India needs to design policies that enable greater innovation

Council of Scientific and Industrial Research office in New Delhi
Council of Scientific and Industrial Research office in New Delhi

By Amit Kapoor, (IANS) :

As the Council of Scientific and Industrial Research (CSIR) begins its platinum jubilee celebrations, it is time for India to take stock of not only its contributions to technology and research and development — but also the contributions of Indias broader national system of innovation.

The importance of innovation cannot be overstated at the current juncture. With the world innovating at breakneck speed in several areas, it is time for India to embrace innovation as a paradigm and a long-run principle for making it more competitive.

Several schemes and institutions before and several schemes under the present dispensation do have an innovation focus. But what is needed is policy coherence over a longer time-frame. In this regard, the work of individuals and bodies like the National Innovation Foundation (NIF) becomes important. A critical element is the innovation environment — the conditions for innovation to take place.

This includes, but is not limited to, availability of technologies for scaling, access to funding at initial stages, mentorship, leadership, availability of thinking and skilled individuals, basic infrastructure, access to markets and the like.

A forthcoming report done by us (due for release on September 30) does look at some of these elements, sourcing data from secondary sources for constructing a composite index of innovation at the state level in India. Apart from this, the report also looks at other aspects of innovation and does seek to provide direction to improve India’s innovation performance over the longer time frame. The distinct learning and findings that emerge from the report are:

First, India needs to improve its performance at the national level. Several countries like the US, Israel, Sweden and, increasingly, China have invested greatly in R&D efforts and continue to do so. These have helped them reap rich dividends.

This is because such efforts have been instrumental in the development of inventions that lead to innovations and globally-competitive industries over time. It starts with increasing the R&D spend as a percentage of GDP. The need is also for making research a preferred career choice, as researchers per capita are at dismally low levels in India.

Another crucial area to focus on is creative outputs like publications, patents, copyrights and industrial designs, et al. India is continuing to become more robust in this regard but much needs to be done to improve further.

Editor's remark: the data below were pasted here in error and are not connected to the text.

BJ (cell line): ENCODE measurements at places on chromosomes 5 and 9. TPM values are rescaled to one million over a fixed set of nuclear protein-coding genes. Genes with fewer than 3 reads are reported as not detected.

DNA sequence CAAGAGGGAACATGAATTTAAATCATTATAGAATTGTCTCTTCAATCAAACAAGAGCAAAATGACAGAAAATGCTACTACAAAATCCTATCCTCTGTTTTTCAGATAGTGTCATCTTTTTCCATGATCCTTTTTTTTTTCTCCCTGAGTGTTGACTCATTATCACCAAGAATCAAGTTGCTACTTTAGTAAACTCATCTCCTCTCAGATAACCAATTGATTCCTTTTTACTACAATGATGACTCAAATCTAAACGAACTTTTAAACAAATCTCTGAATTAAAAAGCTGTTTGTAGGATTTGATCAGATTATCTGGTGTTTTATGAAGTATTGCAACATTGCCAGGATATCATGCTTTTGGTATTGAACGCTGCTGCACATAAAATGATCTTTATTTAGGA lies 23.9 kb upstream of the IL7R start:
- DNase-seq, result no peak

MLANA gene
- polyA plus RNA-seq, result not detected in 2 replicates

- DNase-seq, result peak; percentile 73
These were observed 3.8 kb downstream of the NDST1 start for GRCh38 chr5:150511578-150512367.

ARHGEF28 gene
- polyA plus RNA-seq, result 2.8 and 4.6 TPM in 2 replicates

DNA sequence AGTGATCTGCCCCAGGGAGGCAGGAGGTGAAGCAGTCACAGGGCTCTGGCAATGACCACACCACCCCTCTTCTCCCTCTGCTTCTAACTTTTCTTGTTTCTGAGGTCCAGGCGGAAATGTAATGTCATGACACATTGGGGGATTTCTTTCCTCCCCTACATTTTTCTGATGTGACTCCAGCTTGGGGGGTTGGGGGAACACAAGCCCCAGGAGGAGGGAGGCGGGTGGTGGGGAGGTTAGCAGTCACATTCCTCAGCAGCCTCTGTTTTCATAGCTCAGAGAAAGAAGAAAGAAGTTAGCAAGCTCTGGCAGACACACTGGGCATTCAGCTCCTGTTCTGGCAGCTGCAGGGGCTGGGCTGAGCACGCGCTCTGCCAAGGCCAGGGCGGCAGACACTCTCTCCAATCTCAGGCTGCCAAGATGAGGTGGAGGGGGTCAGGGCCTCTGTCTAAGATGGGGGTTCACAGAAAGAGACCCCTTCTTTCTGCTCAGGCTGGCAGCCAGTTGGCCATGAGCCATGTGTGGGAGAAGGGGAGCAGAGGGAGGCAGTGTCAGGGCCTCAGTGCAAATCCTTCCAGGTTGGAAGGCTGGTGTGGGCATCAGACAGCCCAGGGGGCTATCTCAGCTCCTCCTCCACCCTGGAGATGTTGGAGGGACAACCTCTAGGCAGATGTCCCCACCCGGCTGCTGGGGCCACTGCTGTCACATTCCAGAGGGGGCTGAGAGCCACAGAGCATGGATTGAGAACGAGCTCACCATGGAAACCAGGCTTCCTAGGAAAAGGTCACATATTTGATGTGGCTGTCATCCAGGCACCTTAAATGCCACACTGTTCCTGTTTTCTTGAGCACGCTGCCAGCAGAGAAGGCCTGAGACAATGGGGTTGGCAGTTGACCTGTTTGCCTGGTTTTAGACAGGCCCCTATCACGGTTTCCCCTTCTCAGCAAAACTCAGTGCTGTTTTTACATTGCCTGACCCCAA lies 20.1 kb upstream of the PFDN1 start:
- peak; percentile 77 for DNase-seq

Another related area is the policy regime. Better design of laws and policies in crucial areas like industrial policy, intellectual property rights, foreign direct investment, and greater coherence between these and other areas that have a bearing on a national system of innovation will help in better innovation performance in India.

Second, at the state level, the performance of innovation shows a mixed bag. The index does work out a categorisation, with eleven indicators being used for building a stage of development. At the top of the Index are states like Maharashtra, Tamil Nadu, Karnataka and Gujarat. In various categories stacked from the most innovative to the least innovative states, the top performers in each category include Delhi, Uttarakhand, Goa, Sikkim and Mizoram.

At the state level, another imperative is improving linkages between state-level universities, MSMEs and R&D institutions. Even in states that do relatively well on innovation, few policies at present exist for improving the innovation and entrepreneurship ecosystem. Over time, more policies like the one existing in Karnataka for innovation called the “I4 Policy” need to come up.

Third, at a sectoral level, some sectors in India have done well while others show potential. An overarching theme is that several sectors have moved from a technology push to a more collaborative and open approach. Another important point is that the teaching and research ecosystem, which is linked to specific sectors, does have a positive impact on development of the sector and sectoral innovation.

The sectors that have done so are able to reap rich dividends with several private research labs coming up in distinct locations and the sectors becoming globally competitive over time. These include the automobiles, pharmaceuticals, food processing and biotechnology sectors.

The defence production sector has had several impediments over time and despite the good work of research organisations like DRDO and its production organisations there is a tremendous cost to the nation. It is because India has had to import the bulk of its defence equipment and this has a huge bearing, as costs of procurement from outside are exorbitantly high. The government now seems to be moving in the right direction.

Over time, policymakers must take these considerations into account for designing policies that enable greater innovation. The focus must also be on greater research on how to improve the country’s current innovation ecosystem.

(The article is co-authored with Sankalp Sharma, Senior Researcher at the Institute for Competitiveness, India. Amit Kapoor is Chair, Institute for Competitiveness & Editor of Thinkers. The views expressed are personal. Amit can be reached at and tweets @kautiliya)


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